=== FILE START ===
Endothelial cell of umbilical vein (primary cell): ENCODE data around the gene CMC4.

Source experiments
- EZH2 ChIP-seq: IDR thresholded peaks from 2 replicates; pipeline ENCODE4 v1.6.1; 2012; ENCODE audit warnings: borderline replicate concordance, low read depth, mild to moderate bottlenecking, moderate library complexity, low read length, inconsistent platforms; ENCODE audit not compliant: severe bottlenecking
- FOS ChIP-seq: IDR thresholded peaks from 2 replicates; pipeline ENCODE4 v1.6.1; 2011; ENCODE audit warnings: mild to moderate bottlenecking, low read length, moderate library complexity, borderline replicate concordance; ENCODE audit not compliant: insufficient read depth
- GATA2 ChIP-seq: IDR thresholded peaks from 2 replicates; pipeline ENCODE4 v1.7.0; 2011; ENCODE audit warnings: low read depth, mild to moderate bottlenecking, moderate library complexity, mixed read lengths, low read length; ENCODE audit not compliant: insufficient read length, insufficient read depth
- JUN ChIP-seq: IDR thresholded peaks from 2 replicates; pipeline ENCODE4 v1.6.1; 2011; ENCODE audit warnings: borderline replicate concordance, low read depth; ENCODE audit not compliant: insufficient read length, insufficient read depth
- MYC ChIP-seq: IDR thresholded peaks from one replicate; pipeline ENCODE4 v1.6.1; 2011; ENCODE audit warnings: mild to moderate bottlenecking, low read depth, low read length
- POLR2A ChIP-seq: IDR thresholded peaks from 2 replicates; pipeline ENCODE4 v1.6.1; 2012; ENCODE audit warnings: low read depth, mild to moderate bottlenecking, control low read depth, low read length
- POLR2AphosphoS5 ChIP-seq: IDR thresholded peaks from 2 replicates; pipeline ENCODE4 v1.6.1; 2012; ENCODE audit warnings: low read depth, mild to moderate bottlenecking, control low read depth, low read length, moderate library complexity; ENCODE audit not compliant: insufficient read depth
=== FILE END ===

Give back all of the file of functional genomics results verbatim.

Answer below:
Endothelial cell of umbilical vein (primary cell): ENCODE data around the gene CMC4.

Source experiments
- EZH2 ChIP-seq: IDR thresholded peaks from 2 replicates; pipeline ENCODE4 v1.6.1; 2012; ENCODE audit warnings: borderline replicate concordance, low read depth, mild to moderate bottlenecking, moderate library complexity, low read length, inconsistent platforms; ENCODE audit not compliant: severe bottlenecking
- FOS ChIP-seq: IDR thresholded peaks from 2 replicates; pipeline ENCODE4 v1.6.1; 2011; ENCODE audit warnings: mild to moderate bottlenecking, low read length, moderate library complexity, borderline replicate concordance; ENCODE audit not compliant: insufficient read depth
- GATA2 ChIP-seq: IDR thresholded peaks from 2 replicates; pipeline ENCODE4 v1.7.0; 2011; ENCODE audit warnings: low read depth, mild to moderate bottlenecking, moderate library complexity, mixed read lengths, low read length; ENCODE audit not compliant: insufficient read length, insufficient read depth
- JUN ChIP-seq: IDR thresholded peaks from 2 replicates; pipeline ENCODE4 v1.6.1; 2011; ENCODE audit warnings: borderline replicate concordance, low read depth; ENCODE audit not compliant: insufficient read length, insufficient read depth
- MYC ChIP-seq: IDR thresholded peaks from one replicate; pipeline ENCODE4 v1.6.1; 2011; ENCODE audit warnings: mild to moderate bottlenecking, low read depth, low read length
- POLR2A ChIP-seq: IDR thresholded peaks from 2 replicates; pipeline ENCODE4 v1.6.1; 2012; ENCODE audit warnings: low read depth, mild to moderate bottlenecking, control low read depth, low read length
- POLR2AphosphoS5 ChIP-seq: IDR thresholded peaks from 2 replicates; pipeline ENCODE4 v1.6.1; 2012; ENCODE audit warnings: low read depth, mild to moderate bottlenecking, control low read depth, low read length, moderate library complexity; ENCODE audit not compliant: insufficient read depth